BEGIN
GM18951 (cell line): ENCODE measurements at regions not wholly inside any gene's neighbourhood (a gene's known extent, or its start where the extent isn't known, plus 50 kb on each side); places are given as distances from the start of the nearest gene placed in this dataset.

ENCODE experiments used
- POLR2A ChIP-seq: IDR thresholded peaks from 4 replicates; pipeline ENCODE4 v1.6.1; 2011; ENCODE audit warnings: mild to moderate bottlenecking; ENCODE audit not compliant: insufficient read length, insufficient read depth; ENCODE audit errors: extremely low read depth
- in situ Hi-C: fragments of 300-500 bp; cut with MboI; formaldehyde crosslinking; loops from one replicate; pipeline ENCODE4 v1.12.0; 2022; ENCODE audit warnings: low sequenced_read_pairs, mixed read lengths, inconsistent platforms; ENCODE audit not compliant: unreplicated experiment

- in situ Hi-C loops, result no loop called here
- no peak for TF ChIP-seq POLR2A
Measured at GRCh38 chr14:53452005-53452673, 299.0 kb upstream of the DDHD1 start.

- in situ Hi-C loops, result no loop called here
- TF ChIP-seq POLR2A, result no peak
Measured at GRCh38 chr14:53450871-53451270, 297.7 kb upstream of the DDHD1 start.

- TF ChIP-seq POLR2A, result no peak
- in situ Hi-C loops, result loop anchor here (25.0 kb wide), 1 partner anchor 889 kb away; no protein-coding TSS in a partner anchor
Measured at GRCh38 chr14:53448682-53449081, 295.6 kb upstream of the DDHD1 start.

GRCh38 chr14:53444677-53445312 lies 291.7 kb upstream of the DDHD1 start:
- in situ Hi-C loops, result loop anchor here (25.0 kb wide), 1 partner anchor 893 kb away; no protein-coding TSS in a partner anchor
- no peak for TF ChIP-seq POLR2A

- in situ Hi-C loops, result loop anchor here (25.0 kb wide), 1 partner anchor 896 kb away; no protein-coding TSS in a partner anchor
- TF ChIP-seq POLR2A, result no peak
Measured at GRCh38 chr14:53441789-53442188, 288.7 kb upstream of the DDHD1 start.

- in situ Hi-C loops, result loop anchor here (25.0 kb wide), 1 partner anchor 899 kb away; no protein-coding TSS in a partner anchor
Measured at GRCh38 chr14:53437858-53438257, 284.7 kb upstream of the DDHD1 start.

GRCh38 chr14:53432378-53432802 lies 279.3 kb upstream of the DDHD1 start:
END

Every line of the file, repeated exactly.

GM18951 (cell line): ENCODE measurements at regions not wholly inside any gene's neighbourhood (a gene's known extent, or its start where the extent isn't known, plus 50 kb on each side); places are given as distances from the start of the nearest gene placed in this dataset.

ENCODE experiments used
- POLR2A ChIP-seq: IDR thresholded peaks from 4 replicates; pipeline ENCODE4 v1.6.1; 2011; ENCODE audit warnings: mild to moderate bottlenecking; ENCODE audit not compliant: insufficient read length, insufficient read depth; ENCODE audit errors: extremely low read depth
- in situ Hi-C: fragments of 300-500 bp; cut with MboI; formaldehyde crosslinking; loops from one replicate; pipeline ENCODE4 v1.12.0; 2022; ENCODE audit warnings: low sequenced_read_pairs, mixed read lengths, inconsistent platforms; ENCODE audit not compliant: unreplicated experiment

- in situ Hi-C loops, result no loop called here
- no peak for TF ChIP-seq POLR2A
Measured at GRCh38 chr14:53452005-53452673, 299.0 kb upstream of the DDHD1 start.

- in situ Hi-C loops, result no loop called here
- TF ChIP-seq POLR2A, result no peak
Measured at GRCh38 chr14:53450871-53451270, 297.7 kb upstream of the DDHD1 start.

- TF ChIP-seq POLR2A, result no peak
- in situ Hi-C loops, result loop anchor here (25.0 kb wide), 1 partner anchor 889 kb away; no protein-coding TSS in a partner anchor
Measured at GRCh38 chr14:53448682-53449081, 295.6 kb upstream of the DDHD1 start.

GRCh38 chr14:53444677-53445312 lies 291.7 kb upstream of the DDHD1 start:
- in situ Hi-C loops, result loop anchor here (25.0 kb wide), 1 partner anchor 893 kb away; no protein-coding TSS in a partner anchor
- no peak for TF ChIP-seq POLR2A

- in situ Hi-C loops, result loop anchor here (25.0 kb wide), 1 partner anchor 896 kb away; no protein-coding TSS in a partner anchor
- TF ChIP-seq POLR2A, result no peak
Measured at GRCh38 chr14:53441789-53442188, 288.7 kb upstream of the DDHD1 start.

- in situ Hi-C loops, result loop anchor here (25.0 kb wide), 1 partner anchor 899 kb away; no protein-coding TSS in a partner anchor
Measured at GRCh38 chr14:53437858-53438257, 284.7 kb upstream of the DDHD1 start.

GRCh38 chr14:53432378-53432802 lies 279.3 kb upstream of the DDHD1 start: